An adjuvant such as MF59® is added to an influenza vaccine with the intended purpose of creating a strong, broad, and durable immune response.5 As detailed in the data presentations today, a quadrivalent, adjuvanted seasonal influenza vaccine:
- Induced a higher immune response upon two revaccination studies as demonstrated for both homologous and heterologous strains in children (6 months to 72 months old) compared to a non-adjuvanted influenza vaccine1
- Produced a greater magnitude of cross-reactive antibody responses compared to a non-adjuvanted influenza vaccine in children with lower preexisting antibody titers, regardless of age (6 months through 23 months old or 36 months through 71 months old) or vaccination history2
The studies were conducted during influenza seasons characterized by antigenic drift, or small genetic mutations that accumulate in the circulating virus over time,6 in the influenza A (H3N2) strain.7,8,9 Antigenic drift can cause a strain mismatch between the circulating virus and the influenza vaccine virus strains designated by the World Health Organization (WHO).6,9 Adjuvanted influenza vaccines have demonstrated the ability to enhance the production of immune cells in the body and generate more cross-reactive antibodies against influenza virus strains that have mutated, compared to non-adjuvanted standard dose vaccine.1,2,10,11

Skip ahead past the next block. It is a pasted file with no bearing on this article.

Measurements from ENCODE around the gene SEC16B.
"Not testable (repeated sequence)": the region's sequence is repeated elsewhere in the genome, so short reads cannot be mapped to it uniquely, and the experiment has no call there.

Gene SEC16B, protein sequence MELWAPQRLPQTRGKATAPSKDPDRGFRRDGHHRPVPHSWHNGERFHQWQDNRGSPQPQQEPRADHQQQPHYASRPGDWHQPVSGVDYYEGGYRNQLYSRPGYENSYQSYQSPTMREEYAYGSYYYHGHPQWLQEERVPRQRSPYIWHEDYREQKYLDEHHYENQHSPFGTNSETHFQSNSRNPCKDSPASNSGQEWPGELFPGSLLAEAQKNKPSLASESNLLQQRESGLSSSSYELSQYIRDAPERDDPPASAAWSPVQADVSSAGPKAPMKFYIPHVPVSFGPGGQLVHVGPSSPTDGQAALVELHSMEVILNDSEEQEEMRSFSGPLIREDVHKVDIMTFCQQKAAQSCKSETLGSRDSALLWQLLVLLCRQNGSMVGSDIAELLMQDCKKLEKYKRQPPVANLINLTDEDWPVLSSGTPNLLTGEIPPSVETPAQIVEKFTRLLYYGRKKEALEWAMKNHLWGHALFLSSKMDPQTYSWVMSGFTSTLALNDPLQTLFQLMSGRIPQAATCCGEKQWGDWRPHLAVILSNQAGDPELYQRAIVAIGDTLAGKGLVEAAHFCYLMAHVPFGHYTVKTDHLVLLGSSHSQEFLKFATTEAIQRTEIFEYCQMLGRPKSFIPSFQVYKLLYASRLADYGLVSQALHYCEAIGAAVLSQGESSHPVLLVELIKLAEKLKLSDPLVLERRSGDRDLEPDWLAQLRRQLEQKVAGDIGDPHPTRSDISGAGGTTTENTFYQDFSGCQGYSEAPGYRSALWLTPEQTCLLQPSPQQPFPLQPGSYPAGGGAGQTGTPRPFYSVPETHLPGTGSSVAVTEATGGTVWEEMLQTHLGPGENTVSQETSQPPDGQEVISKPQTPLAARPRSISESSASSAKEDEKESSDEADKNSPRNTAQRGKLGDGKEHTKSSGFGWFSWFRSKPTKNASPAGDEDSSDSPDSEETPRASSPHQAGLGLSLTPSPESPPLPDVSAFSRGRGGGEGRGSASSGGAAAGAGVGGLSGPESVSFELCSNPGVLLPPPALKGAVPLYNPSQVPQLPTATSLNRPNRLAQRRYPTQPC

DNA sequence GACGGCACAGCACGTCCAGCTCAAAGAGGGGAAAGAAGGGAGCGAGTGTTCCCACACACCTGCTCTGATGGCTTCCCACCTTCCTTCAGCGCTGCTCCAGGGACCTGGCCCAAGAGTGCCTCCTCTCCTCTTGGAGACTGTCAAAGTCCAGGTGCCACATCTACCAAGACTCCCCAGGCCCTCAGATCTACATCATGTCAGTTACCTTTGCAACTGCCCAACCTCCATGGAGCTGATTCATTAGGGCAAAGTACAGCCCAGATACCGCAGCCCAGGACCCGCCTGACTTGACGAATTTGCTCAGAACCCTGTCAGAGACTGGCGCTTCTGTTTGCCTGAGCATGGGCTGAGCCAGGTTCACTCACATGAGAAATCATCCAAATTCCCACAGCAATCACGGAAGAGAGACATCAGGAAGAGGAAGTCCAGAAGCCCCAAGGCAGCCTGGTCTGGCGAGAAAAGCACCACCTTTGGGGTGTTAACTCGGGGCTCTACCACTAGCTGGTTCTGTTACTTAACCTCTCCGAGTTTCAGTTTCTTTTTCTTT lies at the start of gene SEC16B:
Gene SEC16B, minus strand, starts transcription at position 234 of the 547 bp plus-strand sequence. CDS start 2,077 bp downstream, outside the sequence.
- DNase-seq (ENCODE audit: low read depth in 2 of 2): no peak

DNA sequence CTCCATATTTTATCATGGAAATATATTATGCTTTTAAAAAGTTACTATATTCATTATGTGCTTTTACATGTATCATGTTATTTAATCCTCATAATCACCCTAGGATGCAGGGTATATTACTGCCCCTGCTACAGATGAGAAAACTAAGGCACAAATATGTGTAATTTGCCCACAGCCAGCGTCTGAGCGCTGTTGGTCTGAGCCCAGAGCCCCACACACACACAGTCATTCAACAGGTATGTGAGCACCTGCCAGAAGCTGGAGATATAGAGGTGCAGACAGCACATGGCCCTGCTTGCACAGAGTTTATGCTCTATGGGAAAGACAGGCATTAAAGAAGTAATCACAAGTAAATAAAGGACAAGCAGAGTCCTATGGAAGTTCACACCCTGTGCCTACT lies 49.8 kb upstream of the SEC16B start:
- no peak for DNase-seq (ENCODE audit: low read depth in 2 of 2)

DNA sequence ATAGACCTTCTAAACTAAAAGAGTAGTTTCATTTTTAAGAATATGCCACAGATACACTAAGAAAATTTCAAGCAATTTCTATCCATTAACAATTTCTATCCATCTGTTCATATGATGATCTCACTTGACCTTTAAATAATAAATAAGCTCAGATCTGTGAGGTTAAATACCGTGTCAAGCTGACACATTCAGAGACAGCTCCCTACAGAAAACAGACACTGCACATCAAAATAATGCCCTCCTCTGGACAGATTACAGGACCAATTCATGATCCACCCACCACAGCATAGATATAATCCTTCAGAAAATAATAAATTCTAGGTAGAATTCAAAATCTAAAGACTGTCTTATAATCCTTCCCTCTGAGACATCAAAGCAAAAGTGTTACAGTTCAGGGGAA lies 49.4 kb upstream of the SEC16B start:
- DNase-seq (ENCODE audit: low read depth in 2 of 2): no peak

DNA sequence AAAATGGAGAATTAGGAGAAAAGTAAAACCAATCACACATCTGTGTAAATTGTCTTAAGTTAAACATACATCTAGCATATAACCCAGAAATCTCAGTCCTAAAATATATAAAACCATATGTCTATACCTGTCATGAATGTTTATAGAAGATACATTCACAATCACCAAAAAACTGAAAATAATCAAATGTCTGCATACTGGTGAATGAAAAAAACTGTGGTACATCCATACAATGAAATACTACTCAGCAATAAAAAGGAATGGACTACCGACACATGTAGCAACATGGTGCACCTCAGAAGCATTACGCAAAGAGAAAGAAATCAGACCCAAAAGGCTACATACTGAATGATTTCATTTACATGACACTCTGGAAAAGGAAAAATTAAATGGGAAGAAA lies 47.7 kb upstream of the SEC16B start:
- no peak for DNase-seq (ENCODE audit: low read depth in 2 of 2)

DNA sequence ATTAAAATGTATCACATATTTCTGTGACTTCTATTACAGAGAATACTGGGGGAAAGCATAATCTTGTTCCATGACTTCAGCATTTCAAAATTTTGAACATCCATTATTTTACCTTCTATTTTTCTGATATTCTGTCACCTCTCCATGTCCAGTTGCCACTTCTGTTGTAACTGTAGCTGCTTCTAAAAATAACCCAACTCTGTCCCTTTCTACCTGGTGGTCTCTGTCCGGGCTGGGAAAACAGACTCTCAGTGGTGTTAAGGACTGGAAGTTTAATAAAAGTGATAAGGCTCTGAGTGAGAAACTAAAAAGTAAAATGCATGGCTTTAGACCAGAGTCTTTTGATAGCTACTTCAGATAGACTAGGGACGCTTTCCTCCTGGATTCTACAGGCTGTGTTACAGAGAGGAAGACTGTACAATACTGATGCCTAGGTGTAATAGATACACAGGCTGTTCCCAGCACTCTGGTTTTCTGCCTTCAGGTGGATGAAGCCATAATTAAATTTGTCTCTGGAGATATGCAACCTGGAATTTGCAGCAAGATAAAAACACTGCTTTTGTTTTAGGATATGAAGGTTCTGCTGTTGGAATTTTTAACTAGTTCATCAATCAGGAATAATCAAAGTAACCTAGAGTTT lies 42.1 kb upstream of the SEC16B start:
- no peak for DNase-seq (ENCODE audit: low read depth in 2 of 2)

“These studies show that the use of MF59® adjuvant technology can broaden the immune response against influenza viruses,” said Russell Basser, MD, Chief Scientist and Senior Vice President of Research and Development at Seqirus. “At Seqirus, we’re dedicated to researching and developing vaccines designed to transform approaches to influenza prevention.”
MF59® adjuvanted seasonal influenza vaccines have a demonstrated safety profile, with more than 100 million doses distributed since the trivalent formulation was first licensed in 1997.12
MF59® adjuvant, combined with a cell-based pandemic influenza A (H5N1) vaccine candidate, was found to induce antibodies that may enhance the immune response against heterologous A (H5N1) strains.3,4 In the presented clinical studies that examined a first-of-its-kind A (H5N1) adjuvanted,13 cell-based pandemic influenza vaccine, results showed:
- Increased immune responses against heterologous A (H5N1) strains in adults (18 to < 65 years old) and the elderly (≥ 65 years of age) with a full-dose vaccination (7.5 µg hemagglutinin (HA) of H5N1 with 0.25 mL MF59® for a total injection volume of 0.5 mL)3,14
- Increased immune responses against heterologous A (H5N1) strains in children (6 months to ≤ 17 years old) with a full-dose vaccination (7.5 µg hemagglutinin (HA) of H5N1 with 0.25 mL MF59® for a total injection volume of 0.5 mL)4,14